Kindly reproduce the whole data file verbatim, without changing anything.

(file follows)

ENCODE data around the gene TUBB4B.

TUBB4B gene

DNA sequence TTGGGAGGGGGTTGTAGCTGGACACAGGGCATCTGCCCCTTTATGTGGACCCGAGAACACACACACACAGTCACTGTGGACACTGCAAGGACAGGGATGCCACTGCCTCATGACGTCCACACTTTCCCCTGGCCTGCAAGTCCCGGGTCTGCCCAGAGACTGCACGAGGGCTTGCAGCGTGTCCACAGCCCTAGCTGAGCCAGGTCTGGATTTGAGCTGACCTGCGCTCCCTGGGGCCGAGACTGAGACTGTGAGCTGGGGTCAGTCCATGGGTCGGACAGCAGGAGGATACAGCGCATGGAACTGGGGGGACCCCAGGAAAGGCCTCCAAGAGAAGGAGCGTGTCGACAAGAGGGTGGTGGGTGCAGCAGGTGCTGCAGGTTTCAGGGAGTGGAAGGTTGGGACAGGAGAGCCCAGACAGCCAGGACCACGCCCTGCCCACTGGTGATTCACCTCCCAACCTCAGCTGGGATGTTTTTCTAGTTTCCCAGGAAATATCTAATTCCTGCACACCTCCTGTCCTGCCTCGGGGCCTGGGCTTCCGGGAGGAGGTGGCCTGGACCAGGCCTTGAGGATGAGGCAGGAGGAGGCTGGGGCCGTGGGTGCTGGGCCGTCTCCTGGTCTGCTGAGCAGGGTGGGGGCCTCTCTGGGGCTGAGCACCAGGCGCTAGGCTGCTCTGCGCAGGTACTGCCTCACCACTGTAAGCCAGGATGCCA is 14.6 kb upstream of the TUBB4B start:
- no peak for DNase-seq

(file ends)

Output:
ENCODE data around the gene TUBB4B.

TUBB4B gene

DNA sequence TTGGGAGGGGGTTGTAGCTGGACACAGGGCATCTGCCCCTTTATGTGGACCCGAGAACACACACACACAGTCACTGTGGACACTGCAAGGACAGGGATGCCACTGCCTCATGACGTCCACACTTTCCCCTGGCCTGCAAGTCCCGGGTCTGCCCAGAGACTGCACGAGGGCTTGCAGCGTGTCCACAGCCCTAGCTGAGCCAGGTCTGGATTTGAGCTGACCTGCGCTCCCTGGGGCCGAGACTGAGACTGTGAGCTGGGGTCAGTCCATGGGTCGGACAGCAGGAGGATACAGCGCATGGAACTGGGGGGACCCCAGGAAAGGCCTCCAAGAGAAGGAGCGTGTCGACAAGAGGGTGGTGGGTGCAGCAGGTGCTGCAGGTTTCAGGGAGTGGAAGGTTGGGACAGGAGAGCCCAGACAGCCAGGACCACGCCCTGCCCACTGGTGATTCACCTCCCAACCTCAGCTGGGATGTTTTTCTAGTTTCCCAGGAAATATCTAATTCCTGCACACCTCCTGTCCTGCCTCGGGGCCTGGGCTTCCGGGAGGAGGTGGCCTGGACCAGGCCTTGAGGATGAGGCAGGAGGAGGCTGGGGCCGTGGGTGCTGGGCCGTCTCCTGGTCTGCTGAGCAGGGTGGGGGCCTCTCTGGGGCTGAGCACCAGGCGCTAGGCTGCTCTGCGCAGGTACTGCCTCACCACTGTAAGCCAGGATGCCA is 14.6 kb upstream of the TUBB4B start:
- no peak for DNase-seq